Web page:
The current financial crisis has thrown terminology from the business pages onto the front pages of newspapers, with jargon now abounding everywhere from the coffee bar to the back of a taxi.
Here is a guide to many of the business terms currently cropping up regularly, as well as some of the more exotic words coined to describe some of the social effects of the financial crisis.
Securities lending When one broker or dealer lends a security (such as a bond or a share) to another for a fee. This is the process that allows short selling.
Securitisation Turning something into a security. For example, taking the debt from a number of mortgages and combining them to make a financial product, which can then be traded (see mortgage backed securities). Investors who buy these securities receive income when the original home-buyers make their mortgage payments.
Security A contract that can be assigned a value and traded. It could be a share, a bond or a mortgage-backed security.
Separately, the term "security" is also used to mean something that is pledged by a borrower when taking out a loan. For example, mortgages in the UK are usually secured on the borrower's home. This means that if the borrower cannot repay, the lender can seize the security - the home - and sell it in order to help repay the outstanding debt.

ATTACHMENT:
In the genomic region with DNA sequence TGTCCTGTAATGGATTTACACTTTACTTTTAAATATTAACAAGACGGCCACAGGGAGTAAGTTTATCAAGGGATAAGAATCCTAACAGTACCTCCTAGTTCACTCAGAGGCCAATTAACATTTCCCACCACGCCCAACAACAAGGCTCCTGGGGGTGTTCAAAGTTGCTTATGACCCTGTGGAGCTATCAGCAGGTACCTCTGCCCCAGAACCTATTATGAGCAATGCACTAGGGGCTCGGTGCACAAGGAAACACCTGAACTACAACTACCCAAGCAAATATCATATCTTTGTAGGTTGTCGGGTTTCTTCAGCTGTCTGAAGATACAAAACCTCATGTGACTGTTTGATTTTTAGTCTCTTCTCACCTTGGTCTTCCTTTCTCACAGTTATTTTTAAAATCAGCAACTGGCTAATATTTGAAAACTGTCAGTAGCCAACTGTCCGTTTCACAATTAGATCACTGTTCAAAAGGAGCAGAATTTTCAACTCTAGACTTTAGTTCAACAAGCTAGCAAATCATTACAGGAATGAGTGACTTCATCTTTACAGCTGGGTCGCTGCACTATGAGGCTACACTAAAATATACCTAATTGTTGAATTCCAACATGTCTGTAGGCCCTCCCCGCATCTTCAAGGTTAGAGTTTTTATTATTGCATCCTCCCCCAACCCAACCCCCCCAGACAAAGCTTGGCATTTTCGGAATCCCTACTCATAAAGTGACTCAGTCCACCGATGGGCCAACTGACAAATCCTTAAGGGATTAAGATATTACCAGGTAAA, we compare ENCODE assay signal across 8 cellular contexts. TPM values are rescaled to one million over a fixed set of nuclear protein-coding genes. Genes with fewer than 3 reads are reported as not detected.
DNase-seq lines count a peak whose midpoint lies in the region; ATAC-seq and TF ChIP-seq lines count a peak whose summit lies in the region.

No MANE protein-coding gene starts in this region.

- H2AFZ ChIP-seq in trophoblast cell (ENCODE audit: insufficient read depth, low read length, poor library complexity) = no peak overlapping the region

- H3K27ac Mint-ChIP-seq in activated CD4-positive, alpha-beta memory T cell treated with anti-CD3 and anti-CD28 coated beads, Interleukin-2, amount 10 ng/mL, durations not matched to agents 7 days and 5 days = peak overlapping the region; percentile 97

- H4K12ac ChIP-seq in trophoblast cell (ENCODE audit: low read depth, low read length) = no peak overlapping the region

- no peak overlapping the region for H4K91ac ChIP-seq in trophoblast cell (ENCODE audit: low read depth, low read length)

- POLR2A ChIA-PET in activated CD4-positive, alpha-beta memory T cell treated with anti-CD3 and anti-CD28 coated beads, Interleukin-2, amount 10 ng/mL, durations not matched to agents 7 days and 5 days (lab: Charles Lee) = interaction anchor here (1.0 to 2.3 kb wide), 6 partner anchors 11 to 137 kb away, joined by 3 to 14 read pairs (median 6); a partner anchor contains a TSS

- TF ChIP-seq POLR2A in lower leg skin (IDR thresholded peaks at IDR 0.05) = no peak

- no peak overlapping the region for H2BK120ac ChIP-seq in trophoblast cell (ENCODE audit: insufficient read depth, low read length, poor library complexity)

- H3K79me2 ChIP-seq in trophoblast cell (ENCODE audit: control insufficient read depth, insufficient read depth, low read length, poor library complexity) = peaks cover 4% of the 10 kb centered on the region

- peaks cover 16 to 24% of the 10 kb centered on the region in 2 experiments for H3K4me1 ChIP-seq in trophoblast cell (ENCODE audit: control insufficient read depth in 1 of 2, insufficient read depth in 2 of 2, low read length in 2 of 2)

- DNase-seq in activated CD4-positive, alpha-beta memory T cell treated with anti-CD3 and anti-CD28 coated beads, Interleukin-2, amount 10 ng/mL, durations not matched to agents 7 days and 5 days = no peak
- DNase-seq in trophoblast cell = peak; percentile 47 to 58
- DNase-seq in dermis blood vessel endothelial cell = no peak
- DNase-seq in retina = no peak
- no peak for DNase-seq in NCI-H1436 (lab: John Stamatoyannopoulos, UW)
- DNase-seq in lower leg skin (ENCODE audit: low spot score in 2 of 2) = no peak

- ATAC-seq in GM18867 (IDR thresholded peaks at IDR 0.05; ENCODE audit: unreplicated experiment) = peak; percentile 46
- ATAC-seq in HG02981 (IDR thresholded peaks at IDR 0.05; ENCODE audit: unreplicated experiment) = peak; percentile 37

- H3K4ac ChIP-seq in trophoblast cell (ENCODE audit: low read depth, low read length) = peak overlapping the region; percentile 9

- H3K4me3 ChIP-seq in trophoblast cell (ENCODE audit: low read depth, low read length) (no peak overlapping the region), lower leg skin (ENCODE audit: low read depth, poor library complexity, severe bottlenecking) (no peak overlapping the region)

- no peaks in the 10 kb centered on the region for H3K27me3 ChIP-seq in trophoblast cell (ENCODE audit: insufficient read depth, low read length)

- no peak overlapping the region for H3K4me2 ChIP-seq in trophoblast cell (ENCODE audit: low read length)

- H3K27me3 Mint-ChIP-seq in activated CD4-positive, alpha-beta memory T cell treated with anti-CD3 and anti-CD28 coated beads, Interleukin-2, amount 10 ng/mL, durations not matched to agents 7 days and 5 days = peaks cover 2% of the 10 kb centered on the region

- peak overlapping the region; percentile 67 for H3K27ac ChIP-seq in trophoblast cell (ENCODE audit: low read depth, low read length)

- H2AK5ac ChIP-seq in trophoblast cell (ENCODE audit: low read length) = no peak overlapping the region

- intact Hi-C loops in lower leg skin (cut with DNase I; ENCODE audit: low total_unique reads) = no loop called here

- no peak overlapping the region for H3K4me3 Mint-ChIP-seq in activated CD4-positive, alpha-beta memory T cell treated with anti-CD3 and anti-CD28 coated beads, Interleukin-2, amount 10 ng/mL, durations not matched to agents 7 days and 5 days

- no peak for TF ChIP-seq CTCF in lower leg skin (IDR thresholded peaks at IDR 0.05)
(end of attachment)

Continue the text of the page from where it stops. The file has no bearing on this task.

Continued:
Shadow banking A global financial system - including investment banks, securitisation, SPVs, CDOs and monoline insurers - that provides a similar borrowing-and-lending function to banks, but is not regulated like banks. Prior to the financial crisis, the shadow banking system had grown to play as big a role as the banks in providing loans. However, much of shadow banking system collapsed during the credit crunch that began in 2007, and in the 2008 financial crisis.